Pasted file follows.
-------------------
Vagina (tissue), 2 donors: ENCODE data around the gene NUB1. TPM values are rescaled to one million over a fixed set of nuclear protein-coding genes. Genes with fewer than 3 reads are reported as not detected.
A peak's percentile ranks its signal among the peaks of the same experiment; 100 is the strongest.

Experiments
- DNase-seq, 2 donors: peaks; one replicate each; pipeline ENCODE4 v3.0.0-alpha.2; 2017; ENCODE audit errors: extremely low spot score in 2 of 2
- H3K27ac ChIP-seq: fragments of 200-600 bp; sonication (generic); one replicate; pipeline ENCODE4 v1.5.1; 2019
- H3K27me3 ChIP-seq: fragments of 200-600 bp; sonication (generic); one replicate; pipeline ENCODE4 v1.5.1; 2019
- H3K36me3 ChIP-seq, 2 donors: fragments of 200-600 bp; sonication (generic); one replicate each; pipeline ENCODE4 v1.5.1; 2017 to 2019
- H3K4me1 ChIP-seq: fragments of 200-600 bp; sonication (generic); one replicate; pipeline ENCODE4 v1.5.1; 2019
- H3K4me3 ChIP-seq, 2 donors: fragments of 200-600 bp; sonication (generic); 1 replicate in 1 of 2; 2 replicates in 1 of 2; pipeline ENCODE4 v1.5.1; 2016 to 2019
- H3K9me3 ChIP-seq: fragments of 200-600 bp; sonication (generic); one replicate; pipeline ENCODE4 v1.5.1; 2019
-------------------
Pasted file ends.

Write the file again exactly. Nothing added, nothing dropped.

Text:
Vagina (tissue), 2 donors: ENCODE data around the gene NUB1. TPM values are rescaled to one million over a fixed set of nuclear protein-coding genes. Genes with fewer than 3 reads are reported as not detected.
A peak's percentile ranks its signal among the peaks of the same experiment; 100 is the strongest.

Experiments
- DNase-seq, 2 donors: peaks; one replicate each; pipeline ENCODE4 v3.0.0-alpha.2; 2017; ENCODE audit errors: extremely low spot score in 2 of 2
- H3K27ac ChIP-seq: fragments of 200-600 bp; sonication (generic); one replicate; pipeline ENCODE4 v1.5.1; 2019
- H3K27me3 ChIP-seq: fragments of 200-600 bp; sonication (generic); one replicate; pipeline ENCODE4 v1.5.1; 2019
- H3K36me3 ChIP-seq, 2 donors: fragments of 200-600 bp; sonication (generic); one replicate each; pipeline ENCODE4 v1.5.1; 2017 to 2019
- H3K4me1 ChIP-seq: fragments of 200-600 bp; sonication (generic); one replicate; pipeline ENCODE4 v1.5.1; 2019
- H3K4me3 ChIP-seq, 2 donors: fragments of 200-600 bp; sonication (generic); 1 replicate in 1 of 2; 2 replicates in 1 of 2; pipeline ENCODE4 v1.5.1; 2016 to 2019
- H3K9me3 ChIP-seq: fragments of 200-600 bp; sonication (generic); one replicate; pipeline ENCODE4 v1.5.1; 2019